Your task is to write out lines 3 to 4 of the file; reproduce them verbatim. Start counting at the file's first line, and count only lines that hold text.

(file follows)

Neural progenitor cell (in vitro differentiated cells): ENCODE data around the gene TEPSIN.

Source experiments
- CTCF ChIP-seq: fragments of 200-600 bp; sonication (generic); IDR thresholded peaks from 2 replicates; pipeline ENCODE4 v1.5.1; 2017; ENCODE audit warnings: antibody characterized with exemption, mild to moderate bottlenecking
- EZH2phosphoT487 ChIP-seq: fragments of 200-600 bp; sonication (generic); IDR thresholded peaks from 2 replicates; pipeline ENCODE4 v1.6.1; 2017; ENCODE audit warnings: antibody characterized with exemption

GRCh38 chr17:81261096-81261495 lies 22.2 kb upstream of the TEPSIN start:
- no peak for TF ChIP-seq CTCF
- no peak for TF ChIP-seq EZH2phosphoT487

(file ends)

- CTCF ChIP-seq: fragments of 200-600 bp; sonication (generic); IDR thresholded peaks from 2 replicates; pipeline ENCODE4 v1.5.1; 2017; ENCODE audit warnings: antibody characterized with exemption, mild to moderate bottlenecking
- EZH2phosphoT487 ChIP-seq: fragments of 200-600 bp; sonication (generic); IDR thresholded peaks from 2 replicates; pipeline ENCODE4 v1.6.1; 2017; ENCODE audit warnings: antibody characterized with exemption